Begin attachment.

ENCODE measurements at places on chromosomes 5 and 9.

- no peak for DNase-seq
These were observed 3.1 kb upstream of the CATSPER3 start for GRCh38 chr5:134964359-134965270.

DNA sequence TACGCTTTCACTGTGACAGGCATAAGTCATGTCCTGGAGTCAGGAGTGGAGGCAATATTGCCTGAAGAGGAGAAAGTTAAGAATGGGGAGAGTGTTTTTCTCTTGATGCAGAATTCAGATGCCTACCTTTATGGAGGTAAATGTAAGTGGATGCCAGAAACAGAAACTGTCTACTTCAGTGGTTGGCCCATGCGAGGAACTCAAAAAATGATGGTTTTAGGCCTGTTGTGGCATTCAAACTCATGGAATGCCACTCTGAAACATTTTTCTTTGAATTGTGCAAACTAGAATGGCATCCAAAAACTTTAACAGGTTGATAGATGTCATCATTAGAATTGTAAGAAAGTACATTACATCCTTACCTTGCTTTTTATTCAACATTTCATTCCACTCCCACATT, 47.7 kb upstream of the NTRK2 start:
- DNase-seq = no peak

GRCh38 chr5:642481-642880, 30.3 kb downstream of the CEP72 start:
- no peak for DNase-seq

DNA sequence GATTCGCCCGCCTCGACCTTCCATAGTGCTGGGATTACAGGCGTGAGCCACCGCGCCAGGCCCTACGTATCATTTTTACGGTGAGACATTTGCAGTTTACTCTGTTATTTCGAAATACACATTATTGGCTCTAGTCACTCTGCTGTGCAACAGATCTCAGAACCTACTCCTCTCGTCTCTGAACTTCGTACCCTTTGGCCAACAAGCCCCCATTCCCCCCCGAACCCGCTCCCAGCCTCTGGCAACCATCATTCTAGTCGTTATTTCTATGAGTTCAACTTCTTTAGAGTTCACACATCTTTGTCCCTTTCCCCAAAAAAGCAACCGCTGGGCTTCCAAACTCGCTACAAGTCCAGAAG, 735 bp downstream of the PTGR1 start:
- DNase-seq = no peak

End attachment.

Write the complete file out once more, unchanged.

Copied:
ENCODE measurements at places on chromosomes 5 and 9.

- no peak for DNase-seq
These were observed 3.1 kb upstream of the CATSPER3 start for GRCh38 chr5:134964359-134965270.

DNA sequence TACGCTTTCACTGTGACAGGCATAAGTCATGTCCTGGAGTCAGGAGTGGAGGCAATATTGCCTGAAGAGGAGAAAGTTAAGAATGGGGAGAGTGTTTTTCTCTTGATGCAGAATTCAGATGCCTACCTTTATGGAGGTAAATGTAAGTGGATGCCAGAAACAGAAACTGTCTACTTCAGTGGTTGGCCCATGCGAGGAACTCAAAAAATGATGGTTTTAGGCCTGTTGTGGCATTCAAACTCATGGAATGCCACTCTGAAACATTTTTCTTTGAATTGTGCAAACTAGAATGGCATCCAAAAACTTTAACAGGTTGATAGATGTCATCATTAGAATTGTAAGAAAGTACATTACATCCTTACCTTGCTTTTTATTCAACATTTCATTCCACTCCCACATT, 47.7 kb upstream of the NTRK2 start:
- DNase-seq = no peak

GRCh38 chr5:642481-642880, 30.3 kb downstream of the CEP72 start:
- no peak for DNase-seq

DNA sequence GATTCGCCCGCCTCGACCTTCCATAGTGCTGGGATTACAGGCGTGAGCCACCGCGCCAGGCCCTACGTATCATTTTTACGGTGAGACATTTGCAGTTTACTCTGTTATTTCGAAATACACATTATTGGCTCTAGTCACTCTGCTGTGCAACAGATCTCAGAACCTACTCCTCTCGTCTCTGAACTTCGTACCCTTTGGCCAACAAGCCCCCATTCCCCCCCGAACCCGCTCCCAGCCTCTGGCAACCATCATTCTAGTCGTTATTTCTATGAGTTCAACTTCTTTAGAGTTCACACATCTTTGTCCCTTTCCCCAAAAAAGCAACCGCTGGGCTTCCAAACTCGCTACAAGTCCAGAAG, 735 bp downstream of the PTGR1 start:
- DNase-seq = no peak